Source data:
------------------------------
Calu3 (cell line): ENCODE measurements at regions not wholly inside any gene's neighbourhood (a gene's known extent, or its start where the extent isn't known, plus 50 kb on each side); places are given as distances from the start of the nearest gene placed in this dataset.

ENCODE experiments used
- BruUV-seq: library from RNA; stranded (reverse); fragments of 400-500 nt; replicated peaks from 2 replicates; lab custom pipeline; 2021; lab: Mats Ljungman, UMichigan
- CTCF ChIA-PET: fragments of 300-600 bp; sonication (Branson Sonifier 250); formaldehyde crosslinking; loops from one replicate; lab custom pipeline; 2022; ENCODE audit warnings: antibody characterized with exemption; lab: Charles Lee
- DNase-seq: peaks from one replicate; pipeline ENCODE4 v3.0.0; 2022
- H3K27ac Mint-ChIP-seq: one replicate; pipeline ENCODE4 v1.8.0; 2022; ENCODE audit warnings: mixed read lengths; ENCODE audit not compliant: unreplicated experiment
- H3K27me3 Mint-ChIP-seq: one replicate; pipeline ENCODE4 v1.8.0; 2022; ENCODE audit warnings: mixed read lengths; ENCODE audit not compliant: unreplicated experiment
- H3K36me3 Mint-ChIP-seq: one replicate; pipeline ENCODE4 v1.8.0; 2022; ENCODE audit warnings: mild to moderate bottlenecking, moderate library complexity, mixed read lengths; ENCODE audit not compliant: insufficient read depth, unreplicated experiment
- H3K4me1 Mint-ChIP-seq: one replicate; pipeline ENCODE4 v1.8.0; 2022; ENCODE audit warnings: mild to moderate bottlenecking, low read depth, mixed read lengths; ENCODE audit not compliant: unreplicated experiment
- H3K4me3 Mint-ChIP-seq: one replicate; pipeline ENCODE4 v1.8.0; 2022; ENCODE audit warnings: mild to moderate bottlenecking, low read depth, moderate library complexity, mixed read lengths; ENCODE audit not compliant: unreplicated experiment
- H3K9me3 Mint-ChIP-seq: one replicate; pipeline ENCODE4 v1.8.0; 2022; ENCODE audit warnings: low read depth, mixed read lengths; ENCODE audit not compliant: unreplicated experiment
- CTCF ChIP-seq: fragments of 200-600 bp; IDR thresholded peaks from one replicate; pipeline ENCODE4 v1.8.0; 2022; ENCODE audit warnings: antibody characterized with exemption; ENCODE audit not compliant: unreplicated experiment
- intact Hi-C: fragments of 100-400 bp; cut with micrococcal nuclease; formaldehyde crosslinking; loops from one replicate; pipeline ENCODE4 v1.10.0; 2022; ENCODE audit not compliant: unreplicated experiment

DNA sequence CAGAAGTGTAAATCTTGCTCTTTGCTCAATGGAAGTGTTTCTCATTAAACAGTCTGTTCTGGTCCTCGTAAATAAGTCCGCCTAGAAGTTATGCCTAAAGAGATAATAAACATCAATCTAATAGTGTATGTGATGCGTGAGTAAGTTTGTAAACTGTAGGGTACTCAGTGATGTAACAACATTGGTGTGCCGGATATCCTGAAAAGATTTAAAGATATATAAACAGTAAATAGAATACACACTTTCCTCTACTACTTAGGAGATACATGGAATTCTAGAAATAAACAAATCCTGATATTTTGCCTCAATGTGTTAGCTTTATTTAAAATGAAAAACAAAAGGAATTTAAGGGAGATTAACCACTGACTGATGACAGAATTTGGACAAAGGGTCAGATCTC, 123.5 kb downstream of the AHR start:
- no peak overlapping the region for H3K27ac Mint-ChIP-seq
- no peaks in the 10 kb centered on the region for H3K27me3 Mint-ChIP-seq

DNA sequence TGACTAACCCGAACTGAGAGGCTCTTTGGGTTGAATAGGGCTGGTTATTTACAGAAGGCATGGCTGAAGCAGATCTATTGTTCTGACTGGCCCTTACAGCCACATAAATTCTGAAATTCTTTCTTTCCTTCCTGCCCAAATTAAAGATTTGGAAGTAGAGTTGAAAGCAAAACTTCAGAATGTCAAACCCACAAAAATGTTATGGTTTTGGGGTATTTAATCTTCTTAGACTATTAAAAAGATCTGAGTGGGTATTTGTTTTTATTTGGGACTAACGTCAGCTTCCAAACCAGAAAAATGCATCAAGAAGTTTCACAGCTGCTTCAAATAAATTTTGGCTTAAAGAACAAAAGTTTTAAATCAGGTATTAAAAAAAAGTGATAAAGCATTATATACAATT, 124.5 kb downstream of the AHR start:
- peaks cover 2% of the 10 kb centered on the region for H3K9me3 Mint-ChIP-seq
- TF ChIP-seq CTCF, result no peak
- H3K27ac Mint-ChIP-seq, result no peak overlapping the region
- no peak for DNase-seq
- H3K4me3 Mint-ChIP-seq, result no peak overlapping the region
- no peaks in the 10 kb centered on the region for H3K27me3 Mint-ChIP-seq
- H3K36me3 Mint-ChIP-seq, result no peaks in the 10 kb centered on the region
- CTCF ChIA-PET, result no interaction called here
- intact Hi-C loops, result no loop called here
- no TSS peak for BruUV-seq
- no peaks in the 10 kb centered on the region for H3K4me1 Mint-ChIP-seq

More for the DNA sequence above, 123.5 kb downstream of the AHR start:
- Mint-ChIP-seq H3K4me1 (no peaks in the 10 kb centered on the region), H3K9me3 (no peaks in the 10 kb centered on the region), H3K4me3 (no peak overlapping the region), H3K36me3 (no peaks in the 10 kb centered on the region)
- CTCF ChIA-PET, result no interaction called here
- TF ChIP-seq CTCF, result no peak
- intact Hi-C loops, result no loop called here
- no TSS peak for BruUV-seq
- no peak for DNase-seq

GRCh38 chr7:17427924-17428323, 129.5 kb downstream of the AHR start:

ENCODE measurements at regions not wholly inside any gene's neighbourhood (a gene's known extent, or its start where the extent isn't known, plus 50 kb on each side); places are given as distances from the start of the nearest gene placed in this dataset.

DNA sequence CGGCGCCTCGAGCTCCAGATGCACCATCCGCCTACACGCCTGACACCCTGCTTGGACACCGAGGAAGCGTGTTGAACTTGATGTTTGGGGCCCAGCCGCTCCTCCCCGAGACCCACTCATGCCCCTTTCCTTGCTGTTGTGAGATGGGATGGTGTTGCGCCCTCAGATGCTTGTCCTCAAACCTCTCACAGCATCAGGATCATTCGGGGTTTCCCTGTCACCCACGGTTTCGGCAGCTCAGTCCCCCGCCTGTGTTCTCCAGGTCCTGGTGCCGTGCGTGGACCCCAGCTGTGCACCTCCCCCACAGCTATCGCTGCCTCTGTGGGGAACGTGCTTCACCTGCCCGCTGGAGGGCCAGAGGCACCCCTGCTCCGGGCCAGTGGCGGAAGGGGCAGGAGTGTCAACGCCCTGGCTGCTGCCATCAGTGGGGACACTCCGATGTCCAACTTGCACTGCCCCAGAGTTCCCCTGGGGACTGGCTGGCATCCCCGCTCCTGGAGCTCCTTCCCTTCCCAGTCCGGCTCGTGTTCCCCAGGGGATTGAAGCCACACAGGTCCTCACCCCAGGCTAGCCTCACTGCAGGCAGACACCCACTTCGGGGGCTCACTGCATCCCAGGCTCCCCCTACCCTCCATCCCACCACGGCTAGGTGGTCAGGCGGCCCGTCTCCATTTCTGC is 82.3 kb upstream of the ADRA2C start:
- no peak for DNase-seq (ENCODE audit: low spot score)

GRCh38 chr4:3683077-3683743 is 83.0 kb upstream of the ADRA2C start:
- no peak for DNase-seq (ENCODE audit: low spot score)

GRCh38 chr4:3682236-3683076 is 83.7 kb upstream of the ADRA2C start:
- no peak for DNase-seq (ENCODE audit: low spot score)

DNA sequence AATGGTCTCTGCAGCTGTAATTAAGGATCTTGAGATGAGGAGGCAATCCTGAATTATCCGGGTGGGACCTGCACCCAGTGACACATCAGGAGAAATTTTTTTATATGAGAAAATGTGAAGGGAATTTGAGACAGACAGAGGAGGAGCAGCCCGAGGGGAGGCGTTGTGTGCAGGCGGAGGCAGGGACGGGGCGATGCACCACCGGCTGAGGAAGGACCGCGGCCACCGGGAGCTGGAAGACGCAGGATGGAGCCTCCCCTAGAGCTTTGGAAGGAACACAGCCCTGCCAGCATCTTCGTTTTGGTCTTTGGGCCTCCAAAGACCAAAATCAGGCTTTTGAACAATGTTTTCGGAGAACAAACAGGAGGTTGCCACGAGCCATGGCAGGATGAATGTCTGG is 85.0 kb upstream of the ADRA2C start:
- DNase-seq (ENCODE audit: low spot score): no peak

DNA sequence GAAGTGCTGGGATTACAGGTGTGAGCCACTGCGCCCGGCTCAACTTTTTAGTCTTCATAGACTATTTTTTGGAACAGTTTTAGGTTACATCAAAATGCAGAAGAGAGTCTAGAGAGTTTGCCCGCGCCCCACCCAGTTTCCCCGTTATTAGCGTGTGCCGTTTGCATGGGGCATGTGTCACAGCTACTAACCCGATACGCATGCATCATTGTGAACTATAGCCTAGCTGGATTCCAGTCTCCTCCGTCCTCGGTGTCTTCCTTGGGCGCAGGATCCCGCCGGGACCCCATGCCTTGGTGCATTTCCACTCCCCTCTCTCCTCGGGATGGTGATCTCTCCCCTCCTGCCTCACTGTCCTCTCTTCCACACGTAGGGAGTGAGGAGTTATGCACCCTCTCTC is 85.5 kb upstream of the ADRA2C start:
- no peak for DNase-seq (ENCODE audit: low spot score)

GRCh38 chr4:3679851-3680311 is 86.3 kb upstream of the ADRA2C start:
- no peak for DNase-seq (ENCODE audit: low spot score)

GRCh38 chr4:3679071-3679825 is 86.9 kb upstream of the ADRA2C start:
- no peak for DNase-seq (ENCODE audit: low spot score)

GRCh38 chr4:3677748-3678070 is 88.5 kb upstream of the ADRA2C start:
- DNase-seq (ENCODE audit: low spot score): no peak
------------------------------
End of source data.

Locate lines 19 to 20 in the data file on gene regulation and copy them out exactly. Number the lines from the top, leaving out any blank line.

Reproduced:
- TF ChIP-seq CTCF, result no peak
- H3K27ac Mint-ChIP-seq, result no peak overlapping the region